In Midland Bank v Bardgrove Property Services and others (37 Estates Gazette 126, 19 September 1992), the defendants were a property development company, a building contractor and engineering firms involved in developing a site in north London.
The site adjoined land owned by Midland Bank. In 1985, it was excavated, exposing a vertical earth face at the boundary, and temporary shoring was erected by the contractors. Some subsidence occurred on the plaintiff's land, including damage to a roadway, but this was repaired and no further damage took place.
In the same year, the contractors erected a permanent retaining wall at the boundary edge, but it was accepted for the purposes of the legal action that this was inadequate. Expert opinion indicated that there was a probability of rotational collapse occurring at some time between 10 and 20 years into the future. No further movement occurred for two years, and the Bank then decided to take steps to prevent this collapse occurring, and carried out stabilising action on its own land - at a cost of £230,000.
At common law, owners and occupiers of land have a natural right to support of their land, and interference with this right - by, say, excavation works - gives the right to legal action, a form of private nuisance. The Bank sued the defendants for the recovery of its costs, and the central question of principle was whether actual physical damage was a necessary ingredient of the action for interference with support.
It was accepted that the early temporary subsidence was not relevant to the main case. Not unnaturally, the Bank argued that it would be unfair if it was penalised for acting prudently. Presumably, its expensive works would prevent any subsidence occurring in the future, and if legal action depended on damage it would never receive compensation.
The Court of Appeal undertook an extensive review of previous authorities, examining in particular cases concerning mining subsidence from the last century. Eventually, it decided that damage was a necessary element of the action, and since no damage had occurred in this case the Bank's action failed.
According to Sir Christopher Slade, "the owner of land may excavate and remove that land so long as he does so in a manner which does not interfere with the adjacent owner's right to enjoy his land in its natural and undamaged state; the adjacent owner's cause of action does not arise unless and until damage actually results from the excavation."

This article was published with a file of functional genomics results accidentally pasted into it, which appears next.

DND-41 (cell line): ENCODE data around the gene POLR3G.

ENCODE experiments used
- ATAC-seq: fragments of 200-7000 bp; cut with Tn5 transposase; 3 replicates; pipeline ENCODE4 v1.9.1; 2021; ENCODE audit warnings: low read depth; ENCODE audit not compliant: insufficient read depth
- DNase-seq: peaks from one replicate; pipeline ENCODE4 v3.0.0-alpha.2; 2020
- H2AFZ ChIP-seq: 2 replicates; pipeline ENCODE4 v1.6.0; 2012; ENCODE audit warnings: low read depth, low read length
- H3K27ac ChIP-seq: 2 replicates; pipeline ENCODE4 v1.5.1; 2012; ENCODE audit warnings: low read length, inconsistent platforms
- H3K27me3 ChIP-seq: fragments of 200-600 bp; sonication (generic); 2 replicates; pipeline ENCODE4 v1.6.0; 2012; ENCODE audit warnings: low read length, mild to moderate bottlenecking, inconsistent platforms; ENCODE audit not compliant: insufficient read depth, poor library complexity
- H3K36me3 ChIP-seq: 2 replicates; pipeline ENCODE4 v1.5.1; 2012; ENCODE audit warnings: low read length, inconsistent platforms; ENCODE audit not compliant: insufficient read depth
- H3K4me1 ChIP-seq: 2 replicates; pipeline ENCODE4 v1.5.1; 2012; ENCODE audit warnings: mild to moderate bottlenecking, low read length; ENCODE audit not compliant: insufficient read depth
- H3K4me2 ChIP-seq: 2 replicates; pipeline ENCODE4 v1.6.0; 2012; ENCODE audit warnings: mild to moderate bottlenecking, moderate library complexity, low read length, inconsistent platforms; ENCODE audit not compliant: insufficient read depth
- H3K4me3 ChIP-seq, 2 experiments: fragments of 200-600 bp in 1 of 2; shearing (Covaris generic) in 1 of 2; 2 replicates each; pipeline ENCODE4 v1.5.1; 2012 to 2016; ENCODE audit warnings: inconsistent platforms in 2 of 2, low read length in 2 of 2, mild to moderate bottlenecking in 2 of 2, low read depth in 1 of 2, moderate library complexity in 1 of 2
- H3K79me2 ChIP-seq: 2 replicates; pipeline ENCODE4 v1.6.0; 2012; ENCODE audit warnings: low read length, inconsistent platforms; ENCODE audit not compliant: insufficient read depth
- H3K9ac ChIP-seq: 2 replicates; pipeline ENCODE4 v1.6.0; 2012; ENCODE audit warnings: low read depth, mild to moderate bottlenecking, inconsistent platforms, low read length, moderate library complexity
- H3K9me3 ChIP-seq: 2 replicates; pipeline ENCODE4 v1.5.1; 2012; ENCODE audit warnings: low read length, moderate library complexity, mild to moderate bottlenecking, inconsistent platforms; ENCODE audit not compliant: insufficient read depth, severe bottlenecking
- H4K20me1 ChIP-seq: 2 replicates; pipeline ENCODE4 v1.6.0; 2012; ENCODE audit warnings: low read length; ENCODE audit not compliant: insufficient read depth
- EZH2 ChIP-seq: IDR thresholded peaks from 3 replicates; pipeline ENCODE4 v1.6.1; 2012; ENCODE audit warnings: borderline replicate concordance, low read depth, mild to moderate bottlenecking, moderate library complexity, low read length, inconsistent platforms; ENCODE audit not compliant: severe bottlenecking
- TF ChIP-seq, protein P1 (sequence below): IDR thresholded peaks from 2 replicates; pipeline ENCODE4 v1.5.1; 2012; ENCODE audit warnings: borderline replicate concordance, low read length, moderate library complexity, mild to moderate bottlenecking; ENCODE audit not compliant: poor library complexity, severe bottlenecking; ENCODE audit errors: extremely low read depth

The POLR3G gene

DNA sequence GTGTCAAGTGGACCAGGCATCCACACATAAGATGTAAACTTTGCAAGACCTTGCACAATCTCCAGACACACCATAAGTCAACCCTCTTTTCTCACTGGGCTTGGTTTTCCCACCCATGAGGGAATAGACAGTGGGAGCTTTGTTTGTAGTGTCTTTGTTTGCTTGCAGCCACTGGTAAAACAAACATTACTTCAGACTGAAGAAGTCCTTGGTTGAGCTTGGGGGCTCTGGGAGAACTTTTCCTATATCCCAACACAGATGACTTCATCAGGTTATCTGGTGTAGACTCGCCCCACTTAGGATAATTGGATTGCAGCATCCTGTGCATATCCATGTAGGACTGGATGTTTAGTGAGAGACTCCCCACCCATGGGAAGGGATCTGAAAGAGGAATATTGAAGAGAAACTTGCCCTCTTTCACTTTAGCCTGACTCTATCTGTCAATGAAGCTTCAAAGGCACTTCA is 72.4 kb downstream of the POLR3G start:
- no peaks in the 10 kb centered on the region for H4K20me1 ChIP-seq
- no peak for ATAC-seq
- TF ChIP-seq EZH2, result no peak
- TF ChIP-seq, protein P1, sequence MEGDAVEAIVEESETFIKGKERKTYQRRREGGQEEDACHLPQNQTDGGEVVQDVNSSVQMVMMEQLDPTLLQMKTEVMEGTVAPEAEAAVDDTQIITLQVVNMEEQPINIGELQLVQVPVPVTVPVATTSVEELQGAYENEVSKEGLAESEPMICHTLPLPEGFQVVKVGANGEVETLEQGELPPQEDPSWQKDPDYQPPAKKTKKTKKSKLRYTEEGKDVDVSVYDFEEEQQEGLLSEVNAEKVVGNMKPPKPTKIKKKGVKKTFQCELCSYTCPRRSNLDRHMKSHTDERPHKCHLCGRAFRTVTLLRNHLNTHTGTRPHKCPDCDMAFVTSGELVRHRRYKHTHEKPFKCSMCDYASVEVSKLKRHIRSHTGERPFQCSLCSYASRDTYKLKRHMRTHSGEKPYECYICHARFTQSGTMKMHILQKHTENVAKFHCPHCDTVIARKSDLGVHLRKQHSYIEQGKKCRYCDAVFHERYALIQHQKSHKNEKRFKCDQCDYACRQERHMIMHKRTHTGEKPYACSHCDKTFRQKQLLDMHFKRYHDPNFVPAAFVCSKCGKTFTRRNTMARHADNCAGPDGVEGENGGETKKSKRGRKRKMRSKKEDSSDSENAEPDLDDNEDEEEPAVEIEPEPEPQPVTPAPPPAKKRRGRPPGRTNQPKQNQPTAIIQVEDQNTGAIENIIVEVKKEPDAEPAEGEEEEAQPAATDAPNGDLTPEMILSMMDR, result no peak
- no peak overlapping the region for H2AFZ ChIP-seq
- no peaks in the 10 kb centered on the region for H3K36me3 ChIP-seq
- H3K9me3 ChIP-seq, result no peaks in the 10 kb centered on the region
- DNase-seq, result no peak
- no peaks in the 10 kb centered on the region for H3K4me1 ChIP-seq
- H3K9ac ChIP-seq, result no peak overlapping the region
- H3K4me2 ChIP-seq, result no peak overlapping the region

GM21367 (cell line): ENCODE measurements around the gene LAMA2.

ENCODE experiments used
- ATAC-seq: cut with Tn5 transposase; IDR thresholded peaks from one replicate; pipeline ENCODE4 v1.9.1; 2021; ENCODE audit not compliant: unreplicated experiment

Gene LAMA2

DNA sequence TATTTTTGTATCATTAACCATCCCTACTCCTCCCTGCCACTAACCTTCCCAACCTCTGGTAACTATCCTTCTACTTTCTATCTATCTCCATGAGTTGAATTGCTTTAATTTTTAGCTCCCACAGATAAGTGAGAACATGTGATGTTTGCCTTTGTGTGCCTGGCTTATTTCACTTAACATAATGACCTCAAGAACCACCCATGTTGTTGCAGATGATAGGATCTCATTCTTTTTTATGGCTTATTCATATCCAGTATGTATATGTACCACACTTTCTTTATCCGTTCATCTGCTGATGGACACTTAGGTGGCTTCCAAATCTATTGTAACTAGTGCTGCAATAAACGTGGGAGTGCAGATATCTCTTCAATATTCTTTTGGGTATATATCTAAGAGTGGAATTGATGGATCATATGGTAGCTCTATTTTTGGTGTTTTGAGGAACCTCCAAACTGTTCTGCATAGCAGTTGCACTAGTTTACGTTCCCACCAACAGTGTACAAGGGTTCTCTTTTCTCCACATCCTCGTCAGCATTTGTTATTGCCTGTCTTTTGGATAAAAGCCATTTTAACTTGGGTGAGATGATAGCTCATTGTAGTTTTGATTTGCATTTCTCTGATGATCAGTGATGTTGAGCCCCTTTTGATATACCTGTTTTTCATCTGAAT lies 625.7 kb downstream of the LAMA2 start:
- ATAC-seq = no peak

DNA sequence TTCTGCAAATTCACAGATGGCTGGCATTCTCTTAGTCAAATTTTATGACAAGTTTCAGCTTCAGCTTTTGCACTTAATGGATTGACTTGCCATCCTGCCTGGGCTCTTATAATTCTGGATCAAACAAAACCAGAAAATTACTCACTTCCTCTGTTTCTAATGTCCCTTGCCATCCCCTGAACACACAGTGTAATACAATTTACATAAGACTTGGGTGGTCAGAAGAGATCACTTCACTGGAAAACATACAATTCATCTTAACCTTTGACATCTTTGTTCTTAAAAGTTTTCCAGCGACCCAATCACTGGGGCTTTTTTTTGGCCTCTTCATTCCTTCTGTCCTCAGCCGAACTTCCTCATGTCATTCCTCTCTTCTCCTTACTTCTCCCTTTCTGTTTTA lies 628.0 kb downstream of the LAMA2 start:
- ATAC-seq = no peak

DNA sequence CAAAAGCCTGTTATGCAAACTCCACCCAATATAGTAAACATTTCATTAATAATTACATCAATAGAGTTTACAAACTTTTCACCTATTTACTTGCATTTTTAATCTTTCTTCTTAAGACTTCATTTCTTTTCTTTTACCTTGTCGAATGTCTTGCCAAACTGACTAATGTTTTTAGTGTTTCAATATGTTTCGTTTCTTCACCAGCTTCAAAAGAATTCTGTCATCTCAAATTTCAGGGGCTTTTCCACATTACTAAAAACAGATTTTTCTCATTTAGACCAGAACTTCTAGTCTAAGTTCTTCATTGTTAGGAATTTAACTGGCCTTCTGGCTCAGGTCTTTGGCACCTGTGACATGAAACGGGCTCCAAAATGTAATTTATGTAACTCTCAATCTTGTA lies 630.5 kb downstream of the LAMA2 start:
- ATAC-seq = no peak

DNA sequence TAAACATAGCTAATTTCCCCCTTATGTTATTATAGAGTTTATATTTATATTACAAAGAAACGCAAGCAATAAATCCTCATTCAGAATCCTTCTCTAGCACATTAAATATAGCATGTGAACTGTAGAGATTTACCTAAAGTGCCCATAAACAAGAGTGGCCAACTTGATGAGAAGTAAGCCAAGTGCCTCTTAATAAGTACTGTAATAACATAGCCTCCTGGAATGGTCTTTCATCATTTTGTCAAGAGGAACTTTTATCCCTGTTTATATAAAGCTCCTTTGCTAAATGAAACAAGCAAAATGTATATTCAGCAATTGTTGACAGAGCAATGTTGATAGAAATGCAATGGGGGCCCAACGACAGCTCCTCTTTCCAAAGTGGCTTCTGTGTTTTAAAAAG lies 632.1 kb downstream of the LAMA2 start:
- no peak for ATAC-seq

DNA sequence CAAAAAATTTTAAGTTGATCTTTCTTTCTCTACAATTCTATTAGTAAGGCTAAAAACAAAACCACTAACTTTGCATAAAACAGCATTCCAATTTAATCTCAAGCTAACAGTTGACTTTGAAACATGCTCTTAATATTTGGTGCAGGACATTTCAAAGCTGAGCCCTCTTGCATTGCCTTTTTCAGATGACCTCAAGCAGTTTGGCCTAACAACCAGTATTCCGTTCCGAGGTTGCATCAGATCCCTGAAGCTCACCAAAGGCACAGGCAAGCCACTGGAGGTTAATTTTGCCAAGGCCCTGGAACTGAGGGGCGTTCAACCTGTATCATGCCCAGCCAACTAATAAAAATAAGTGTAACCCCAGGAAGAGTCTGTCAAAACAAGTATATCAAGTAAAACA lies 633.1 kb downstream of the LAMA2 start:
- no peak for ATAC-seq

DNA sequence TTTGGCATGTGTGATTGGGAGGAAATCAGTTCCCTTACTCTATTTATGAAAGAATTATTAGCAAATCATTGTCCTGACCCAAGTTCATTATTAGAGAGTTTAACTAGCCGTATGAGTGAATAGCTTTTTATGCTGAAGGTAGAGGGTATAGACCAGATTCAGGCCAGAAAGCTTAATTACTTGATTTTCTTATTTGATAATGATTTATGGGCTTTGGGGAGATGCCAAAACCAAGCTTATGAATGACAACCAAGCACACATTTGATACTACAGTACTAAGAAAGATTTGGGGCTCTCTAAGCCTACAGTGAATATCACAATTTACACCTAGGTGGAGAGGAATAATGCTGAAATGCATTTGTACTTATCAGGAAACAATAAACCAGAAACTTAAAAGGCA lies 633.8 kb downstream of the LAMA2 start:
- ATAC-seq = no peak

The courts' reluctance to handle anticipatory cases of this kind is partly explained by the difficulties of assessing evidence based on future risk and possibility. Midland Bank's position was certainly not helped by its apparent failure to give the defendants an opportunity to carry out or contribute towards the improved remedial works themselves. Whether they would have agreed to the extra costs involved is another matter.
The Court of Appeal, though, did offer one potential legal life-line to landowners faced with a similar position.
The courts have traditionally been prepared to offer one legal remedy before damage actually occurs, namely the so-called "quia timet" injunction - a court order to prevent a nuisance or similar tort occurring. According to general principles, these are granted only rarely and in cases where the likely damage is both "substantial" and "imminent". A homeowner, for example, could seek such an injunction against his neighbour whose dead tree was about to fall down on his house and need not wait for the accident to occur.
A probability of subsidence occurring 10-20 years into the future certainly cannot be described as "imminent", but Sir Christopher Slade hinted strongly that the courts would treat such an application sympathetically. "It should not be assumed," he held, "that the state of our laws was such as to leave the bank in the summer of 1987 with no options except that of either waiting for the anticipated further damage to occur in 10 to 20 years time or doing the remedial work themselves without hope of obtaining recompense."
In the meantime, and until the courts develop firmer principles on the issue, the common law message must at the very least be: do not carry out expensive preventive works without warning if you want to recover the costs of doing so from someone else.